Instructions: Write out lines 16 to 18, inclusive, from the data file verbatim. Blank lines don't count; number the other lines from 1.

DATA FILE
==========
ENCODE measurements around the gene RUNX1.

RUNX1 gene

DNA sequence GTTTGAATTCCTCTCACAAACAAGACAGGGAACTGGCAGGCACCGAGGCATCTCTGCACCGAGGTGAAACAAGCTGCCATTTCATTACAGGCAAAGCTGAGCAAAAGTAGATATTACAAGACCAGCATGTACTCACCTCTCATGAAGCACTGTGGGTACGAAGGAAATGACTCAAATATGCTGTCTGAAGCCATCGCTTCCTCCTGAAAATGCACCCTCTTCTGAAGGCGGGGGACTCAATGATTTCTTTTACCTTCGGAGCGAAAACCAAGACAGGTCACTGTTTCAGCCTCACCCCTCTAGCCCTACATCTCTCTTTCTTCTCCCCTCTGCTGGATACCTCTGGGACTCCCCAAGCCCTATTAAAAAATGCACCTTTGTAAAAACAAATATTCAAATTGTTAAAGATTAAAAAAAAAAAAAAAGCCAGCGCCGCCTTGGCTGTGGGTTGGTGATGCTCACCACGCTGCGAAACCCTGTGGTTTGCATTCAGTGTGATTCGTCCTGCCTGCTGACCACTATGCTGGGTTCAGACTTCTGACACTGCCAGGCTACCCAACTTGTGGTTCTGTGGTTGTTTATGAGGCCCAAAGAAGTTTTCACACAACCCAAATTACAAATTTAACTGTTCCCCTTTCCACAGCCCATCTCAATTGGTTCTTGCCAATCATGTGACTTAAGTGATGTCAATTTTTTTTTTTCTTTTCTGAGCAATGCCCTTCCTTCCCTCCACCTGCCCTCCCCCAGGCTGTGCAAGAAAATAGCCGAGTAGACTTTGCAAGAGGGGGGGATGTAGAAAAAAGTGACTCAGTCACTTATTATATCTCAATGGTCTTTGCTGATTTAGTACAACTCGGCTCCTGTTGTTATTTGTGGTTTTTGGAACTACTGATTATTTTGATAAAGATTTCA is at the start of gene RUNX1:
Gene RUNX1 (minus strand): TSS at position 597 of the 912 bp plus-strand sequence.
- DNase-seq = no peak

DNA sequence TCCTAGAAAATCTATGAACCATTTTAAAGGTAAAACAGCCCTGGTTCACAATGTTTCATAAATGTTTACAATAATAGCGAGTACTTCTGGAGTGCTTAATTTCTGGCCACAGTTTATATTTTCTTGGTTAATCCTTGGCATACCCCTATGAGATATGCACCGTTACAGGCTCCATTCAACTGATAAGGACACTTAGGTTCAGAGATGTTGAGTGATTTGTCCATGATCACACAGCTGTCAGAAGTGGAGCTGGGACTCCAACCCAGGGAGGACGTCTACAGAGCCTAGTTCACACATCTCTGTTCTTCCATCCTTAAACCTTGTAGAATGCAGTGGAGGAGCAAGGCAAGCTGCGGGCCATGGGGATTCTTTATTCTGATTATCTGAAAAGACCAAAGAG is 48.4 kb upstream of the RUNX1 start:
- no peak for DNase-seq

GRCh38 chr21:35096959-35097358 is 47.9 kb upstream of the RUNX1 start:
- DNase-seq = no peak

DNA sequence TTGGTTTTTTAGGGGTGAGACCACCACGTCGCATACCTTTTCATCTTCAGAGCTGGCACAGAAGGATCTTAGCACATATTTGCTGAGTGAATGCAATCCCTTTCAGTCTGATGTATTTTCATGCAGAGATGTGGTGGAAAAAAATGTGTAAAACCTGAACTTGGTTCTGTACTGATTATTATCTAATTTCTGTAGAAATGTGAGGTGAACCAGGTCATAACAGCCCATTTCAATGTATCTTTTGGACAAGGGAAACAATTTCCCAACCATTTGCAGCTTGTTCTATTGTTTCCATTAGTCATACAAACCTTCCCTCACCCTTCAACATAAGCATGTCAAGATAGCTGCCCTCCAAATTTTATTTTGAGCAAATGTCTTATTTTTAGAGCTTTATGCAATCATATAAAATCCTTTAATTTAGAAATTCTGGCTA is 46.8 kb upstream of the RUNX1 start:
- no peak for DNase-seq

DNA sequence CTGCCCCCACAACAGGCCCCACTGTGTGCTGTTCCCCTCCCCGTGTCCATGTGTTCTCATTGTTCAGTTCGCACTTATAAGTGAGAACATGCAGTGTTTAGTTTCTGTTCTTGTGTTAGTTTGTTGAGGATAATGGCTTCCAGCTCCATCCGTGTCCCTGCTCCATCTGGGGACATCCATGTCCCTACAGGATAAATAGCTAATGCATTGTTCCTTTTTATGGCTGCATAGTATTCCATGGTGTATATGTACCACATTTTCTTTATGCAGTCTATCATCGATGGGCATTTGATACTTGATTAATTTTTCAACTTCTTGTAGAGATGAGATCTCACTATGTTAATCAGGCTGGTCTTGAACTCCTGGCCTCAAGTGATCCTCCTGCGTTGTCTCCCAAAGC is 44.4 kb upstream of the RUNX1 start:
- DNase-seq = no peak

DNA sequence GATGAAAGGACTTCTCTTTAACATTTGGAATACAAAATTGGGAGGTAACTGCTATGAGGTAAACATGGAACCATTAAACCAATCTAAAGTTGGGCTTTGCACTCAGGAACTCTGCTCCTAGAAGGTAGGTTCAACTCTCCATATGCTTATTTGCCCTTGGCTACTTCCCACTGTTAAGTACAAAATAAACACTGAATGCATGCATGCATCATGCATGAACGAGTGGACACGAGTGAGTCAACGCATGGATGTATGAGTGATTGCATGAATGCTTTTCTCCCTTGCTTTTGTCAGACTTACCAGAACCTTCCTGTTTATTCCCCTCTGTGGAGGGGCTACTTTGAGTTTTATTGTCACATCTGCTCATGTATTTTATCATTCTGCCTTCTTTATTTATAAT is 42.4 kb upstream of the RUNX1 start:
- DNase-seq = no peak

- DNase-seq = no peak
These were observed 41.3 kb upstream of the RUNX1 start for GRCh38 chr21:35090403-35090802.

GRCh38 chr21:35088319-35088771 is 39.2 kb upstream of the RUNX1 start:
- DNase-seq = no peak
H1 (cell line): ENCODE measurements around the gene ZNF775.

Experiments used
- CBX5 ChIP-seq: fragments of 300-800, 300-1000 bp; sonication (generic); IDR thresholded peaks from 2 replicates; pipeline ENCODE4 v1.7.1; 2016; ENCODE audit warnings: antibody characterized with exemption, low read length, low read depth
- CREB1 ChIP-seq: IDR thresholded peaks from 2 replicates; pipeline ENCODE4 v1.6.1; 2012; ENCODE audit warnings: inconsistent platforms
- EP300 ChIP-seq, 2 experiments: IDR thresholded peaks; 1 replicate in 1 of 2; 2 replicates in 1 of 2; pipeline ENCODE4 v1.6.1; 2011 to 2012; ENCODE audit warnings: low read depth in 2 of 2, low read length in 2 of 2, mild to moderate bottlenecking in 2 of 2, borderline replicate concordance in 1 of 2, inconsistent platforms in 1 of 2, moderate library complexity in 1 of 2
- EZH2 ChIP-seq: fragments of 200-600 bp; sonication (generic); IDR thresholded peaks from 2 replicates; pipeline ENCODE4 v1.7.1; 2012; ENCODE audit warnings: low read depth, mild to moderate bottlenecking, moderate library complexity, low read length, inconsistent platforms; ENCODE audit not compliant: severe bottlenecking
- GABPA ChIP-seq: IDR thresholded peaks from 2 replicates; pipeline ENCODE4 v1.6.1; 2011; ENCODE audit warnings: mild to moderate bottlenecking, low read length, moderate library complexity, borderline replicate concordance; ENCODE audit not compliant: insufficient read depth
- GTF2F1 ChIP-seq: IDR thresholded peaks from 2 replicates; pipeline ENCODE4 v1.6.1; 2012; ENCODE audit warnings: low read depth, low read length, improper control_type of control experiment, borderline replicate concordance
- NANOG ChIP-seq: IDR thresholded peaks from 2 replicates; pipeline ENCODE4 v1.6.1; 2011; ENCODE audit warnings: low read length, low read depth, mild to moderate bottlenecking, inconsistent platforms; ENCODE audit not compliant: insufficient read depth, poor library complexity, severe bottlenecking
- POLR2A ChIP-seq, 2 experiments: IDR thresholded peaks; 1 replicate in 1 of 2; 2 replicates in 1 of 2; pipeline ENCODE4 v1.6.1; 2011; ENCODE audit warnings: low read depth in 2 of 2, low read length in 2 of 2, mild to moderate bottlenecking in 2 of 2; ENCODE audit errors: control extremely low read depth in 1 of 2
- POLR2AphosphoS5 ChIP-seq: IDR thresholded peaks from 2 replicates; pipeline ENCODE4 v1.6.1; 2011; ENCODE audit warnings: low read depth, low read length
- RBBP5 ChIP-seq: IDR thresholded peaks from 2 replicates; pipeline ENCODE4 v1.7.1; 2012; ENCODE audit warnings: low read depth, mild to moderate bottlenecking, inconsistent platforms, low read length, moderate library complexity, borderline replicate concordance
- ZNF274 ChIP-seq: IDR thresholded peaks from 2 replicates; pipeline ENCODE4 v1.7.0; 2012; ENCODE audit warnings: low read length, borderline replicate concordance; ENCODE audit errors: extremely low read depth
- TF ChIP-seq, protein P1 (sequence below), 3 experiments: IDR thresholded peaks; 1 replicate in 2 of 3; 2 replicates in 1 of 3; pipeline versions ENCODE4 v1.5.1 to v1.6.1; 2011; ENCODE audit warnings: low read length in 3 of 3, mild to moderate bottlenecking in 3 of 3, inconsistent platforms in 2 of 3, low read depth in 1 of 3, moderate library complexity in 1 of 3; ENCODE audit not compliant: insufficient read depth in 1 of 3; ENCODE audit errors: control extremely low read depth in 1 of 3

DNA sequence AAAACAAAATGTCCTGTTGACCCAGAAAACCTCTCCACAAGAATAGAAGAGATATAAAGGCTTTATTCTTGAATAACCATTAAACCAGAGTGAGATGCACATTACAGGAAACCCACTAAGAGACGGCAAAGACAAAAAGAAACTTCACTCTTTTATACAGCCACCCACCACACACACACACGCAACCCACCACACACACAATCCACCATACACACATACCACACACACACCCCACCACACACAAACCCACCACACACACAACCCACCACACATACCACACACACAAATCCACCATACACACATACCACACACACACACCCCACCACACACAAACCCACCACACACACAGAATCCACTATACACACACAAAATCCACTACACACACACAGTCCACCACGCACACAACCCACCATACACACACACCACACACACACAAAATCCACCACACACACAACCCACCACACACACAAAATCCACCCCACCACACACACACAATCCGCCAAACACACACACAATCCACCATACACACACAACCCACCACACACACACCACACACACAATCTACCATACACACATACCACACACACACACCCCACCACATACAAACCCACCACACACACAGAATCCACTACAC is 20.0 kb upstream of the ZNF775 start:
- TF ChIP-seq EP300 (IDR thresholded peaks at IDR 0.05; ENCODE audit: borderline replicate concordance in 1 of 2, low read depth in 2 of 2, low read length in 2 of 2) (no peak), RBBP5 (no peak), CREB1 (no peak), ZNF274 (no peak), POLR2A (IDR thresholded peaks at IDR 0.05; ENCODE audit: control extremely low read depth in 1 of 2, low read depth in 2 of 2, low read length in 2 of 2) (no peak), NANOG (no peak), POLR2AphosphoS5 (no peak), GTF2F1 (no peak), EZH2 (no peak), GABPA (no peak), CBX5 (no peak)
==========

- DNase-seq = no peak
These were observed 41.3 kb upstream of the RUNX1 start for GRCh38 chr21:35090403-35090802.

GRCh38 chr21:35088319-35088771 is 39.2 kb upstream of the RUNX1 start: